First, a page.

Henry III. has been so well translated, and is so well known in Catherine of Cleves, that I only refer to it. The plot consists in the fact I have alluded to. Catherine de Medicis, in order to occupy the Duc de Guise, soments a passion between the Duchesse and one of Henry's favourites, St. Mégrin. The Duc discovers the intrigue, intraps St. Mégrin, and has him slain. The whole play turns, as I have said in an early part of this work, on the Duchesse's lost pocket-handkerchief-which occasioned the lines I then quoted:
“ Messieurs et Mesdames- cette pièce est morale;
On peut oublier tout-excepté son mouchoir." + One of the absurdities of this play, as a picture of French manners, is the extraordinary disgrace which the author has attached to illegitimacy in a capital where more than one illegitimate child is born to every two legitimate ones.
a mystery with which the young lady, and Antony's acquaintance in general, it would seem, are strangely unacquainted. Adèle, attached to Antony, but piqued and offended at his conduct, for he had left her suddenly, at the moment when she supposed him likely to claim her hand, marries a Col. d'Hervey. It is three years after this marriage, I think, that the play begins.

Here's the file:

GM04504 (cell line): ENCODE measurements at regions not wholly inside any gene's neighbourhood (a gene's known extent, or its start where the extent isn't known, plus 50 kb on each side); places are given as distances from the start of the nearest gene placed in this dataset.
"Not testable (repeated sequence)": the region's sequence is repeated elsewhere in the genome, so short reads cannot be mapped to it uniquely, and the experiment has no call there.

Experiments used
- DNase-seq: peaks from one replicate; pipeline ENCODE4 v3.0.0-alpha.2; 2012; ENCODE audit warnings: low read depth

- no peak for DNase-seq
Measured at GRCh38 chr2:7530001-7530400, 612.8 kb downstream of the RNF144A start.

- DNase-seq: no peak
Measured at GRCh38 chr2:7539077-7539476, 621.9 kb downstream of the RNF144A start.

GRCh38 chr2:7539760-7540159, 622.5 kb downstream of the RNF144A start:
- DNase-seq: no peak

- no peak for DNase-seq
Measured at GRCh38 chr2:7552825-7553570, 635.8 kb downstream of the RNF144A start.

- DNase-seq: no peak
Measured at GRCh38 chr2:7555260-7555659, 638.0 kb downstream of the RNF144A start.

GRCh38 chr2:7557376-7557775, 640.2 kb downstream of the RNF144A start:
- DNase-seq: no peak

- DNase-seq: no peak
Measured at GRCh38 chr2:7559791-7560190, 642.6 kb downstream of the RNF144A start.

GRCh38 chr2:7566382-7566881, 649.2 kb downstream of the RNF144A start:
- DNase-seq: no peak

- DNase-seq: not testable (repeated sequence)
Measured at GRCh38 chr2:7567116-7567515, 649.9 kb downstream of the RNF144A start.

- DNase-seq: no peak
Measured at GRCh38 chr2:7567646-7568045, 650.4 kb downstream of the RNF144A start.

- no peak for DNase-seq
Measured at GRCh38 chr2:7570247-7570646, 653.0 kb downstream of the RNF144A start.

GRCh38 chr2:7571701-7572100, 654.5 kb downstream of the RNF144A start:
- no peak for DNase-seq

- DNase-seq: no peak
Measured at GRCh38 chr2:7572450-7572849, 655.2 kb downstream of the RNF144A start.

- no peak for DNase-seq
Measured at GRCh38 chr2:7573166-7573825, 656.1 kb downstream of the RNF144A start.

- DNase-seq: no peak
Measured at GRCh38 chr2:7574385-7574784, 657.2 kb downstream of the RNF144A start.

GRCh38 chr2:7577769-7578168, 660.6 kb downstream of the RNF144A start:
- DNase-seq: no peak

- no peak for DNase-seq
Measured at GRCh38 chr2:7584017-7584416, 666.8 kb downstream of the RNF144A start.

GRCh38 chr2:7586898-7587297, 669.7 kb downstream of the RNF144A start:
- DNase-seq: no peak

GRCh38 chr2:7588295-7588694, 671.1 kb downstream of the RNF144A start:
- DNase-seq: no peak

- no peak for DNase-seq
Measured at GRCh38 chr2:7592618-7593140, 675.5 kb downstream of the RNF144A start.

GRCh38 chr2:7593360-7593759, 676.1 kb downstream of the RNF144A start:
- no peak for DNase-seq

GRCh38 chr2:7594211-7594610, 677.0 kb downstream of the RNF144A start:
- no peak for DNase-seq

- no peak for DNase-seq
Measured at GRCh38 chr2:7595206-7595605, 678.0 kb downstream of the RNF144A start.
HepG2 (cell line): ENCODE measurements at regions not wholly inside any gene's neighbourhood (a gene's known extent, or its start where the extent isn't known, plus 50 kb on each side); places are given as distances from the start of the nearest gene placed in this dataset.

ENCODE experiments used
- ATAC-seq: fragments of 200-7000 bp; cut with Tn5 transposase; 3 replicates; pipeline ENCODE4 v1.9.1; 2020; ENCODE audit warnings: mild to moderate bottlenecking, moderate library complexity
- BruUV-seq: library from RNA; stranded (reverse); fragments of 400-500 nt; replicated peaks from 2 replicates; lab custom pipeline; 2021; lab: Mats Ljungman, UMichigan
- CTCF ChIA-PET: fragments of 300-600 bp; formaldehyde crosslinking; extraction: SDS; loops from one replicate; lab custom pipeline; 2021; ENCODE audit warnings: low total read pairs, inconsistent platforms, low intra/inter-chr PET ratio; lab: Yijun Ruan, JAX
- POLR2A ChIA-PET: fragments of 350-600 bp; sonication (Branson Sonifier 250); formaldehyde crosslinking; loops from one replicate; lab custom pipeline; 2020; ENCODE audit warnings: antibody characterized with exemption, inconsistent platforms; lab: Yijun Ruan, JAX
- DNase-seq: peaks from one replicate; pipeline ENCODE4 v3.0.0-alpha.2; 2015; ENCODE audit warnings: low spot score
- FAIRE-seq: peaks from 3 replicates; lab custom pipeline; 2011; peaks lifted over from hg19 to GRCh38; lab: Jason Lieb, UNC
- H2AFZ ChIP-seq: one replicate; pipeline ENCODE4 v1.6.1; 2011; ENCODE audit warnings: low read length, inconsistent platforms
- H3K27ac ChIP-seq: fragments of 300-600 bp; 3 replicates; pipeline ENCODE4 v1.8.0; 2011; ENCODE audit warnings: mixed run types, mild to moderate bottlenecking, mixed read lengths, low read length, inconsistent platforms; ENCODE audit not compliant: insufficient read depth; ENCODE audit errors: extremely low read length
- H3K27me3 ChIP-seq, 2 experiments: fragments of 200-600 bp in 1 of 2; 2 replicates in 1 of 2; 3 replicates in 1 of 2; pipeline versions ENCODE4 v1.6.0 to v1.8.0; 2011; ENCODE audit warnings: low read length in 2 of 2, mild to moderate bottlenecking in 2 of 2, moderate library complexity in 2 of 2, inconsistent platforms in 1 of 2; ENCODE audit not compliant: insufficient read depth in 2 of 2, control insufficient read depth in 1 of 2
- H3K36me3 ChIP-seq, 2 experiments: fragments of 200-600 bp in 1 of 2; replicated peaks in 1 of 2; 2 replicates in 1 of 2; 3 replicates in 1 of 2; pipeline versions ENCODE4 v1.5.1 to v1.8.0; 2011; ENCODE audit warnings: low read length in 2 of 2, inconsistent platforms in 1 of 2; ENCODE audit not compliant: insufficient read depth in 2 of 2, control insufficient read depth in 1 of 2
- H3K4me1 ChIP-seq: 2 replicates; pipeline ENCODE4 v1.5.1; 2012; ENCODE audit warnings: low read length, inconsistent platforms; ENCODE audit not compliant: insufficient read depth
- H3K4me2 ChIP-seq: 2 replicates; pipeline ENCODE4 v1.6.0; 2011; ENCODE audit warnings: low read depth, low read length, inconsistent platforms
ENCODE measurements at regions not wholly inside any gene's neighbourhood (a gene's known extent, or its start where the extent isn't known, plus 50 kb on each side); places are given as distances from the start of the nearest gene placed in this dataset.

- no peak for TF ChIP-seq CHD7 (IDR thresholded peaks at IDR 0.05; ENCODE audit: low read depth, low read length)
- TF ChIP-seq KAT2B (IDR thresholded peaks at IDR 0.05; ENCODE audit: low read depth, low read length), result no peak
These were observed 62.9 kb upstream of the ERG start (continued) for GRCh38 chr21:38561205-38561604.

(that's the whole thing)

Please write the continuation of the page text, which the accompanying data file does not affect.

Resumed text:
Antony then returns, and requests, as a friend, an interview with Adèle, which she determines to avoid, and, getting into her carriage, leaves her sister to receive the visiter. The horses, however, run away with her, and, by one of those old and convenient accidents, which authors have not yet dispensed with, Antony stops them, saves her life, gets injured in the chivalrous enterprise, and is carried by the physician's order to Madame d'Hervey's house. Here he soon finds an opportunity to tell his misfortune, his despair, the passion he feels,* and the reasons why he did not declare it sooner--and Adèle, after hearing all this, thinks it safer to make the best of her way after her husband, who is at Frankfort.
She starts, her journey is nearly over, when she arrives at a little inn, where she is obliged to stop, on account of another convenient accident—a want of post-horses. Here the following scene will explain what takes place.
Hostess (from without). "Coming! coming!-entering.-Was it Madame who calied ?
Adèle. I wish to go. Are the horses returned ?